Anti-cellulite treatments:
Surgery, diet, exercise

This is the last part of the series on anti-cellulite treatments. In the last few weeks, we covered creams, pills and machines. Today, we will look at surgery, diet, exercise.

A good and honest plastic or dermatological surgeon will tell you that liposuction cannot treat cellulite. In fact, if not done properly, it can make cellulite look even worse. Cellulite is found in the topmost or superficial layer of fat underneath the skin. Surgeons do liposuction on the second or deep layer of fat. They stay away from the superficial layer because it is full of nerves and blood vessels making the chances of nerve damage and uncontrolled bleeding high.

There are, however, some surgeons who claim to have developed special techniques to specifically treat cellulite. One such technique involves using a V-shaped device to selectively cut the fibrous bands of connective tissue that cause the dimpled appearance.

Another technique not only involves cutting the bands but also injecting the patient's own fat into the dimples to further smoothen out the skin.

These surgical techniques have been done on only a limited number of patients so there are still questions about the long-term results. Critics point out that the fibrous bands eventually grow back and the injected fat is usually reabsorbed by the body.

While losing weight will help somewhat to reduce the appearance of cellulite by making the fat cells smaller, there is no special diet that will specifically eradicate cellulite. So stay away from advice like, "Don't eat cottage cheese unless you want to have cottage cheese thighs."

Aerobic exercise (walking, running, swimming, dancing, etc.) will help to make your fat layer smaller but it won't do much to change the structure of your connective tissue. Resistance exercise (lifting weights, rubber bands, body weight exercise like yoga, etc.) is helpful in slightly improving the appearance of cellulite because a firm leg and buttocks' muscles make the skin smoother and tauter. Two years ago, Dr. Wayne Westcott proved this scientifically.

In his experiment, 16 women, ages 26-66, were put on a 20-minute, three times a week program of aerobic exercise, resistance exercise and stretching for two months. The women lost an average of one inch in their hips. Seventy percent of the women reported much less cellulite on their legs. Ultrasound measurements showed a 1-millimeter reduction of fat in the superficial layer where cellulite is found and a 1-mm increase in the muscle layer, which accounted for the look of smoother firmer thighs.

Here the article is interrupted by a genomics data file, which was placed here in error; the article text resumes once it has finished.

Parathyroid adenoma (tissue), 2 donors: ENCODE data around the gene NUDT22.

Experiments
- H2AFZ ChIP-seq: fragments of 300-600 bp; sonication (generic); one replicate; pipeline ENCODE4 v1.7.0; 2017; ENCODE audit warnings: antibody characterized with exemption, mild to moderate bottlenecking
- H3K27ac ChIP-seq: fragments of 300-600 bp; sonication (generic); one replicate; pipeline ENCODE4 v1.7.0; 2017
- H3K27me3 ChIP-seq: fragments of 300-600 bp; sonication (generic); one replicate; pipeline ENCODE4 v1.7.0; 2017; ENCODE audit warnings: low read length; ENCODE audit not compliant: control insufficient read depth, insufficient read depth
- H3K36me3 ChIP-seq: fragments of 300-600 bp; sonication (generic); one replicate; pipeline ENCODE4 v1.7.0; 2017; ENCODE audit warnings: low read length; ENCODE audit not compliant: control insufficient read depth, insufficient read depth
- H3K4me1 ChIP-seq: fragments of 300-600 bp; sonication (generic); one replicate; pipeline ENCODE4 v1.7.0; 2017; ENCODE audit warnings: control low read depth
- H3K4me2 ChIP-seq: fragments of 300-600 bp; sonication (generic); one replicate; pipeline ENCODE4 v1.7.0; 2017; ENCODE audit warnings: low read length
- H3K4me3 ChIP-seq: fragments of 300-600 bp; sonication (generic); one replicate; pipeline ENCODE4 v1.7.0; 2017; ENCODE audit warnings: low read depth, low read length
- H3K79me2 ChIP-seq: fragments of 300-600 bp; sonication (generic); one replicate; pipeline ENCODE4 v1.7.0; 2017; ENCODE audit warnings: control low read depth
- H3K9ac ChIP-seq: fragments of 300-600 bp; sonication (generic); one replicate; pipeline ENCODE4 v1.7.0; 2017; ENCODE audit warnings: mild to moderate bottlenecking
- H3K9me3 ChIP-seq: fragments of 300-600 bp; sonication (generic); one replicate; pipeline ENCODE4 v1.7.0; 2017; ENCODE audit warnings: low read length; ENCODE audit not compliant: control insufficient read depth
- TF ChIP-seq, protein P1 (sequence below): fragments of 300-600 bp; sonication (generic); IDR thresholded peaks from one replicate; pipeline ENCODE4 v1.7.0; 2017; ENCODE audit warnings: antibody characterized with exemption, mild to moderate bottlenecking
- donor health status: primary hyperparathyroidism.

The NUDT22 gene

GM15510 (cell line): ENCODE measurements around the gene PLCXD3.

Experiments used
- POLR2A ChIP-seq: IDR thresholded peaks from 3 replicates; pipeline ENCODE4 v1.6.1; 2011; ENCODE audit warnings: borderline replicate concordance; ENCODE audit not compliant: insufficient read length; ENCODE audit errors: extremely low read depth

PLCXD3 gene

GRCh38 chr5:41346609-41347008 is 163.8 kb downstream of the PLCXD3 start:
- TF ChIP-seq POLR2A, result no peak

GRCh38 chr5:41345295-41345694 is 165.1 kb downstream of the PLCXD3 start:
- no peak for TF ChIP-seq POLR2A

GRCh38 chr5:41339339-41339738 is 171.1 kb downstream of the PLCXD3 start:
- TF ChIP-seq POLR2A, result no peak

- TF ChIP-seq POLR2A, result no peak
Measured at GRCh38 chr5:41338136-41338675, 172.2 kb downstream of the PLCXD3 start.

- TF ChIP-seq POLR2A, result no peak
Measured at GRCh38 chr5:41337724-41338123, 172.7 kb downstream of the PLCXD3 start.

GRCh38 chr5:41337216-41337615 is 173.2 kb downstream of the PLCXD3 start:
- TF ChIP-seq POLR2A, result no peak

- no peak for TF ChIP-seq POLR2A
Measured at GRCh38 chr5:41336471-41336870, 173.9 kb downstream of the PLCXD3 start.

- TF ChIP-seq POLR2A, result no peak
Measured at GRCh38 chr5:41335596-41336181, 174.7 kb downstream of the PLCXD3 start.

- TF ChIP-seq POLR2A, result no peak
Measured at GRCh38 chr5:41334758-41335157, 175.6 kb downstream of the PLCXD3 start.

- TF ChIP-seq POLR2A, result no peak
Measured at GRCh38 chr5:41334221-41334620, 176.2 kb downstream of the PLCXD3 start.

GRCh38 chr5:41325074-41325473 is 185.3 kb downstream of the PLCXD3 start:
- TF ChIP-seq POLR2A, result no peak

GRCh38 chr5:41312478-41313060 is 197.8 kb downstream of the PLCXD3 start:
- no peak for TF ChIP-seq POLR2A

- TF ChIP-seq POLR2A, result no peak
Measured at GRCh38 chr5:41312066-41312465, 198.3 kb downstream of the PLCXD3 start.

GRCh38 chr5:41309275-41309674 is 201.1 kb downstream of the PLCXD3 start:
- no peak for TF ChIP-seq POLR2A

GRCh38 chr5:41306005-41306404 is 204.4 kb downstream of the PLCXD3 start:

Being an exercise advocate, I wish I could say that exercise is the solution to all your cellulite woes but, unfortunately, it isn't. I know from experience (my own and that of many clients over the years) that cellulite looks better when the thighs are firm. Just don't expect a major miracle.

If you are a woman with unwanted dimples on your thighs and rear end, you are not alone. Eighty-five percent of post-adolescent women have it. Some of the world's most beautiful women have it. Cindy Crawford admitted on the Oprah Winfrey show that she has cellulite. Joanna Connell, makeup artist on "Baywatch" for nine years, told Good Housekeeping magazine that the actresses on the show needed a "little help" in camouflaging their cellulite with fake tans and body makeup. True enough, pictures of former "Baywatch" babe Pamela Lee Anderson's dimpled thighs have been ungraciously published in tabloids like the National Enquirer. Goldie Hawn, Princess Diana and Morgan Fairchild, among others, have been unlucky enough to have the cellulite on their thighs immortalized forever in print by the paparazzi.

None of the celebrities mentioned above are unfit and overweight. In fact, they are all (or were in the case of Princess Diana) in tip-top physical shape. And yet, they all have cellulite to a certain degree. The reason cellulite is so hard to get rid of is it is an inherited female-specific condition involving an irregular pattern of fibrous connective tissue and fat cells that creates an appearance of dimpled skin. Treating cellulite is akin to dyeing your hair. You can only cover it up temporarily. You cannot permanently change your skin and connective tissue structure or your hair color for that matter. So whatever cellulite treatment you decide to go for, first investigate if it really produces significant results then be prepared to have continuous maintenance treatments to sustain those results.

The final frontier in cellulite treatment is gene therapy. Scientists speculate that since cellulite is an inherited trait and it is specific to females, there is probably a cellulite gene on the X chromosome. Gene therapy would involve replacing that gene so that your body would now be following a different set of instructions to replace old cells in your skin and connective tissue and eventually you would have cellulite-free buttocks and thighs. When will this be available? Not any time soon but it will probably be in our lifetime because the potential financial reward is great.


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